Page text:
A robust collection of empirical studies go on to identify characteristics of child care programs and policy that are predictive of or associated with bet- ter child outcomes or higher program scores using standard measures of ECEC quality linked in research to child outcomes. These include teaching staff and directors with post-secondary training in early childhood education; higher staff salaries; a favourable staff-child ratio; a positive centre organizational climate. A small- er selection of studies show the value of program characteristics such as reflective practice, good physical environ- ment and a planned approach using a defined curriculum framework. In addition, multiple studies identify aus- pice ”” whether a program is operated for profit or not for profit ”” as a key quality-related characteristic. These studies have found that programs oper- ated as profit-making businesses are significantly less likely to produce high quality than not-for-profits.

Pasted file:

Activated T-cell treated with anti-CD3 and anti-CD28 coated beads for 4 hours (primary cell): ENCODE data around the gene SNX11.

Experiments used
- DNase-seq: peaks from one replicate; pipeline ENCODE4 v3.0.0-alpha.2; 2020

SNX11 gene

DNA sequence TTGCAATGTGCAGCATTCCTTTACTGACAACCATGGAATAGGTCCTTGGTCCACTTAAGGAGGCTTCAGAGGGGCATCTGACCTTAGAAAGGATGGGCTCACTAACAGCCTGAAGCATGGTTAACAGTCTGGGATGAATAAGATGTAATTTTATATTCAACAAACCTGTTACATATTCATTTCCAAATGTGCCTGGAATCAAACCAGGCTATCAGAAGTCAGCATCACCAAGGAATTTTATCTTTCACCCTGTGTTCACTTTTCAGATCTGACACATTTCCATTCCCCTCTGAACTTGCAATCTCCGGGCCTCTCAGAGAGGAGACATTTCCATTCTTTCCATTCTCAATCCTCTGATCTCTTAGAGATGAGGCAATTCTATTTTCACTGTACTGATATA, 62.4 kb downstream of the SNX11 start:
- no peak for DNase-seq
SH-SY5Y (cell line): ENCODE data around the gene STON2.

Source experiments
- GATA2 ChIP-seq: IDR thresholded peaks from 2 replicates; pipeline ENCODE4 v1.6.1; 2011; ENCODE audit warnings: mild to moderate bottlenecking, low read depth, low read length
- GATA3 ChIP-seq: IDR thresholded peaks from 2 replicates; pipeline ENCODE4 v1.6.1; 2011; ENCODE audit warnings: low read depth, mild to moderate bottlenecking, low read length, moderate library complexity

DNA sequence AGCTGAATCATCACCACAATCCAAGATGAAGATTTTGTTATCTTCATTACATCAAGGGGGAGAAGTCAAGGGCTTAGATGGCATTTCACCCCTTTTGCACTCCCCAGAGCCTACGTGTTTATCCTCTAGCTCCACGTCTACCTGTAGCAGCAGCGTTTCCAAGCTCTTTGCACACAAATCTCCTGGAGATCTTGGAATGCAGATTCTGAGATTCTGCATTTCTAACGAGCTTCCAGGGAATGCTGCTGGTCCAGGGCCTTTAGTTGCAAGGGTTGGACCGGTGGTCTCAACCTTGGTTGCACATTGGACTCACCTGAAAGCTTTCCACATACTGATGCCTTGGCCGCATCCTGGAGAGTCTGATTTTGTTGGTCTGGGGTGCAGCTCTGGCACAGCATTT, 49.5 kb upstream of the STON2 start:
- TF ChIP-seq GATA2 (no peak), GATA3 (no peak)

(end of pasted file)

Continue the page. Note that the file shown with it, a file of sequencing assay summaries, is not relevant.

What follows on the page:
A second important policy-related conclu- sion drawn from research is associated with accessi- bility. A 2008 literature review by Gillian Doherty concludes that accessibili- ty to high-quality ECEC programs benefits all children, not merely those who are poor or at-risk. Doherty, reviewing the evi- dence on universal approaches com- pared to targeting services to the vulnerable, asserts that ”œwhile the initial costs [of universal ECEC] are higher than those for targeted pro- grams, a universal approach is an attractive alternative.” She summa- rizes the evidence on two points: first, universal programs reach a higher proportion of vulnerable chil- dren than targeted programs. Second ”” perhaps even more significant ”” child development research shows that high-quality ECEC programs benefit children from all income groups, not just those who are poor, although children from low- resourced homes may benefit most.